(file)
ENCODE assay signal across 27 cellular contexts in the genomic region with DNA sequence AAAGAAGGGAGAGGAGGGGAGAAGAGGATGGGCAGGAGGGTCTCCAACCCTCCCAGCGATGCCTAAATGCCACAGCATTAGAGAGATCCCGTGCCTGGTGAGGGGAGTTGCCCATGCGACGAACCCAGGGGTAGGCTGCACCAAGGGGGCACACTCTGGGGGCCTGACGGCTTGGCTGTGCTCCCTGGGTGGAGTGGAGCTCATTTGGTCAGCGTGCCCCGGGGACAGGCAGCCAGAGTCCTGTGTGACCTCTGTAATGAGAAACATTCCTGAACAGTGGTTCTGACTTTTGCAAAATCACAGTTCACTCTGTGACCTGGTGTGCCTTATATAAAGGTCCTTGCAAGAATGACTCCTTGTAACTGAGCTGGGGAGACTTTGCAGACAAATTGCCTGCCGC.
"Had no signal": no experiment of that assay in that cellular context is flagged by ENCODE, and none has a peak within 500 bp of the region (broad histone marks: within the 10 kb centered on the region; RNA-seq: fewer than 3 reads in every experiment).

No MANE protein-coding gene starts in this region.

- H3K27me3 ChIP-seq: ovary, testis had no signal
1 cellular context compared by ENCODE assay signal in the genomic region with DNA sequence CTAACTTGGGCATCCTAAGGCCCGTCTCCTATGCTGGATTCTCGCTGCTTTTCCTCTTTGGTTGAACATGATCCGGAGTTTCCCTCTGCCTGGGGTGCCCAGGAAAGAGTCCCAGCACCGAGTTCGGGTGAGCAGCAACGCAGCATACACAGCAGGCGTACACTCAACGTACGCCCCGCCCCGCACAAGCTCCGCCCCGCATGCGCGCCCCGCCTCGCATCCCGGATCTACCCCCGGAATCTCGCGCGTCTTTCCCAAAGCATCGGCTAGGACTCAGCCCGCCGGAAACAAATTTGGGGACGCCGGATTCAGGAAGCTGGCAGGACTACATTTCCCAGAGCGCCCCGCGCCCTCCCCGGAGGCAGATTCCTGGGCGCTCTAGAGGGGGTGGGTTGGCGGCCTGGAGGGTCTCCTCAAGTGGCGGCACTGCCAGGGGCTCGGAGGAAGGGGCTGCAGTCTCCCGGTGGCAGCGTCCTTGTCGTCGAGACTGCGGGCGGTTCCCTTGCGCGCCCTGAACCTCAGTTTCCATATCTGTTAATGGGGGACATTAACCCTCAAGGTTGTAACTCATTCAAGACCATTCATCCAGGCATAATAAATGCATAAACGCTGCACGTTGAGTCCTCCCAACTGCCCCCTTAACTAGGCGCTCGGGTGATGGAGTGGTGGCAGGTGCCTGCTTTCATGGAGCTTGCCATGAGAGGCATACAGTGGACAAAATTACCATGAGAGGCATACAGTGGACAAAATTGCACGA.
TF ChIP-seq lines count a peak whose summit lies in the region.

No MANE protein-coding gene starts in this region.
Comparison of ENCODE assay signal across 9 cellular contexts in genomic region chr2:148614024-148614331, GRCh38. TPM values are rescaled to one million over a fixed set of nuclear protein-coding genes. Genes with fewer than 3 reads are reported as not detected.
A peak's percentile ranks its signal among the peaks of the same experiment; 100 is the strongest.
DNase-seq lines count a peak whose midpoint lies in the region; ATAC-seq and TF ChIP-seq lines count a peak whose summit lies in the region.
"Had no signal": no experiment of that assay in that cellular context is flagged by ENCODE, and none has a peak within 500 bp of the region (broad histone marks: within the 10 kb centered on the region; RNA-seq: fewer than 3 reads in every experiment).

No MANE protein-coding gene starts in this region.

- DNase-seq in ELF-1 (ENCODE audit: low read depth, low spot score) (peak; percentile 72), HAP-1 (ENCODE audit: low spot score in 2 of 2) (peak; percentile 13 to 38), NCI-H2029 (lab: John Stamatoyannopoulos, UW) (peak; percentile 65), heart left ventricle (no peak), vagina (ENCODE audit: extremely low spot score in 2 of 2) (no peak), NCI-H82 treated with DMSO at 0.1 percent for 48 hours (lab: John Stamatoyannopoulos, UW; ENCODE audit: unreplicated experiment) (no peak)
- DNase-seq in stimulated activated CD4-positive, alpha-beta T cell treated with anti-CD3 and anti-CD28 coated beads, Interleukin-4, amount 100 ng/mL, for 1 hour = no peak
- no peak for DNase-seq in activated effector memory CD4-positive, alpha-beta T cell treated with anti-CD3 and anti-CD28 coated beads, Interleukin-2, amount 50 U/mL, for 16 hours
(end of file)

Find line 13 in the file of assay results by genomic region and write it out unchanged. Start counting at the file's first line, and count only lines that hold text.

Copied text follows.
- DNase-seq in ELF-1 (ENCODE audit: low read depth, low spot score) (peak; percentile 72), HAP-1 (ENCODE audit: low spot score in 2 of 2) (peak; percentile 13 to 38), NCI-H2029 (lab: John Stamatoyannopoulos, UW) (peak; percentile 65), heart left ventricle (no peak), vagina (ENCODE audit: extremely low spot score in 2 of 2) (no peak), NCI-H82 treated with DMSO at 0.1 percent for 48 hours (lab: John Stamatoyannopoulos, UW; ENCODE audit: unreplicated experiment) (no peak)